Window Shopper: Rubber-Bumper MGB


Story By Alan Cesar

COOL FACTOR

• The Limited Edition model added alloy wheels, side stripes and a front spoiler.

• It’s the practical choice for a fun daily driver.

• All the complaints levied at them can be easily corrected.

It’s easy to hate on the so-called rubber-bumper MGB. Smog laws choke its engine, headlight height laws raise its ride height, and bumper laws require that big, black schnoz, ruining its elegant look. It’s the ugly stepchild, the one who’s not so focused or driven.

If you look past its apparent flaws, however, you find a practical, pleasant and well-rounded family member that will be less demanding, less problematic than the single-minded favorite. The rubber-bumper variety may not be the best choice for a sporting B, but for something you’re going to drive often—even daily—it’s a far better option.

First, those rubber bumpers are much more practical. City dwellers know all too well the perils of parking on the street: banged-up bumpers. Anyone who lives in Chicago, New York, Los Angeles and the like either finds private parking or resigns themselves to always having ugly bumpers from the inevitable contact. The latter is a pricey proposition with an MGB: Replacing a dented bumper will lighten your wallet by $250. No one likes that.

Its ride height has practical advantages, too: You’re less likely to scrape bottom on steep driveways, which makes for less stressful merges into traffic when you already have to scoot over two lanes and make a quick left before the light changes. It also makes you slightly more visible to the behemoth automobiles on the road today, making the aforementioned maneuver slightly less fraught with peril.

What else? The steering ratio is slower. Yes, that’s a bit less sporty, but with today’s wider tires and stickier rubber, it also means your arms aren’t fatigued after a trip to the downtown cinema. Its gauges are bigger, easier to read at a glance, and light up more brightly at night. Creature comforts are improved: The windshield wipers have a pulse feature and the blower fan has two speeds. The interior received an update, too, with a glovebox and console as well as the ultimate nod to hedonism: a clock in the dash.

You’re still not sold, we know; the power loss is a big deal. Those emissions regulations meant wheel horsepower in the 40s. That’s a heart-sinking number, but consider this: Usable power was essentially unchanged. The hurt comes above 4500 rpm, but torque down low—where you usually want and need it for street driving—is almost the same as with the earlier cars.

So what’s the damage? Expect to pay $12,000 for a show-winning Limited Edition example, but your average car—something you wouldn’t be afraid to drive on the street—will be in the neighborhood of $3500. Nicer ones will fall near $5000. Reasonable indeed.

THINGS TO KNOW

We spoke with Carl Heideman, master mechanic and owner of Eclectic Motorworks. He regularly parallel-parks a rubber-bumper MGB and considers them the best option for a daily-driven vintage drop-top. He shared these tips with us.

The power loss still stings, doesn’t it? Good thing you can easily convert the single Stromberg to dual carbs, either SUs or Webers. Be careful with aftermarket conversion kits: Some are good, some less so. The original-equipment cast manifold from earlier cars works well for this, too. This will bring up your wheel horsepower to the low 60s. The original Stromberg carb also tends to need more frequent tuning. With the twin SUs, you should only need to adjust them every 50,000 miles or so.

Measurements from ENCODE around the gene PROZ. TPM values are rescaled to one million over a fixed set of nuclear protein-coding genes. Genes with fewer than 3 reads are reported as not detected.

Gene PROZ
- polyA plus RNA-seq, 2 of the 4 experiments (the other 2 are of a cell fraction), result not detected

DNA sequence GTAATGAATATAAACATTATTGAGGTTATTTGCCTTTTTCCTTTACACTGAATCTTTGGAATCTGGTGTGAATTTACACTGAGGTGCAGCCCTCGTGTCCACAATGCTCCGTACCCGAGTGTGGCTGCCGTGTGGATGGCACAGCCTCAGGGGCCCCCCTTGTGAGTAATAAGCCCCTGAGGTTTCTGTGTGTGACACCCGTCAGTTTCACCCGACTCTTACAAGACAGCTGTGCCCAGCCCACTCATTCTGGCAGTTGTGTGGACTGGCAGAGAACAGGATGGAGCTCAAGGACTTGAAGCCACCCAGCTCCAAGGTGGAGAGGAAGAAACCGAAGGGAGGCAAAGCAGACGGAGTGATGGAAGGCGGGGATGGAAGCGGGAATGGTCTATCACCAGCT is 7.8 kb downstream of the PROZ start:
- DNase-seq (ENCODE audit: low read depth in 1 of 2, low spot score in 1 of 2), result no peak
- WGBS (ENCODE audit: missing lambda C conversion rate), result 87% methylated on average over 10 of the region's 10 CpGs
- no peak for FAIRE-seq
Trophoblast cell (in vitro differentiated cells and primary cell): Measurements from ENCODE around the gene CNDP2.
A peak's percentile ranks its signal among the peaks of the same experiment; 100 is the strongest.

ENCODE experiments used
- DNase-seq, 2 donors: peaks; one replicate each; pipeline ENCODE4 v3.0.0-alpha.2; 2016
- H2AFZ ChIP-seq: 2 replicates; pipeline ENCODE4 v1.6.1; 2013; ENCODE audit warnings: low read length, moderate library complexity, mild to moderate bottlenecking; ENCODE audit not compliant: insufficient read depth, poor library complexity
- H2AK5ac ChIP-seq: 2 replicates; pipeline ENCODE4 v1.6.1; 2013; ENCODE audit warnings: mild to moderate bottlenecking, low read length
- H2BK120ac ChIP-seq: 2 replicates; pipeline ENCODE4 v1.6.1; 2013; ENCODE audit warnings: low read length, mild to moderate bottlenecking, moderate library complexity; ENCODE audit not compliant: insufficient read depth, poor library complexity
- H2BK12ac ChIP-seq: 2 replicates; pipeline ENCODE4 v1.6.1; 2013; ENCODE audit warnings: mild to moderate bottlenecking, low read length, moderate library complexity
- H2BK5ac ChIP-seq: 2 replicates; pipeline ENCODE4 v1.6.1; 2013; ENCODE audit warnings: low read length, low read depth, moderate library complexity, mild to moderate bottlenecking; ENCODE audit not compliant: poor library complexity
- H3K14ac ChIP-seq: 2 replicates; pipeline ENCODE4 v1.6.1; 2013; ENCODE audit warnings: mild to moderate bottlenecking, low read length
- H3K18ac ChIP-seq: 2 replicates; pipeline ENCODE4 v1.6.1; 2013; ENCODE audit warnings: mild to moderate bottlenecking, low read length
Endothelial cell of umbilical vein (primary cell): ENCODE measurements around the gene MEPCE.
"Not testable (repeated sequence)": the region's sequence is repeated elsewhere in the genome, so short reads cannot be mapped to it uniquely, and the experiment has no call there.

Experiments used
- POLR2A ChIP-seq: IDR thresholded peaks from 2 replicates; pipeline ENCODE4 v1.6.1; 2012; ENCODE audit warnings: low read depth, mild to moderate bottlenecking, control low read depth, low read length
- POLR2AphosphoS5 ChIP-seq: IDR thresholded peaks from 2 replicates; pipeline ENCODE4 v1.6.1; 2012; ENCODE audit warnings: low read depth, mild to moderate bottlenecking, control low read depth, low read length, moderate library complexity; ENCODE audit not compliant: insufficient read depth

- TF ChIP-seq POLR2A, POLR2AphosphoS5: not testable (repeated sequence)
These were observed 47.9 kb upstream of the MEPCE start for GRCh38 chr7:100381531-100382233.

For better handling and a lower ride height, just install the springs from an earlier car. If you really want the classic MGB look, chrome bumper conversion kits exist—but installing them involves careful cutting, welding and painting, and the kit alone will set you back $1200.

Still need more oomph? It’s a low-compression engine, which means it’s perfectly suited to a supercharger. The buy-in isn’t low—budget $4000 for the Moss Motors kit—but you’re looking at 80 wheel horsepower and gobs of instant torque.

If you’re keeping the Stromberg, watch that automatic choke. Three screws hold it onto the carburetor body, and if they get loose, bad things happen. The car will run rich, which makes the catalytic converter run red hot. Fuel will also drip from the choke and land—you guessed it—directly on the hot cat. Make sure the choke is present and working, or convert it to a manual choke. That is, unless you like fires.

Speaking of fire: All cars have the overdrive wiring harness, whether equipped with overdrive or not. The harness can chafe and short out, causing a fire of its own. Either add a fuse to this circuit or, if you don’t have overdrive, just remove the harness.

In the late ’70s, people started to realize that storing their convertibles in the winter would keep rust at bay, so later cars tend to be better preserved. Look for rust in the usual places: the leading edge of the rear fenders, into the rocker panels and the floor. Also check the bottoms of the doors.

Check for cracks on the door by the vent windows; that’s a weak part on the door. Cracking is a sign that the bolt-on windshield assembly is not properly aligned. Loosen the bolts and adjust the windshield so it doesn’t put stress on the door.

The best interiors are in the 1977-’80 cars—that’s where you’ll get the two-speed blower fan and pulse wiper, for example—and they received a major overhaul all over. The brake system also got a booster, and anti-roll bars returned to the suspension. The radiator moved forward, and electric fans replaced the belt-driven fan. The electric fans can fail, however, as can their thermoswitch. If the temperature starts to climb, check both of those components before moving on to the rest of the cooling system.

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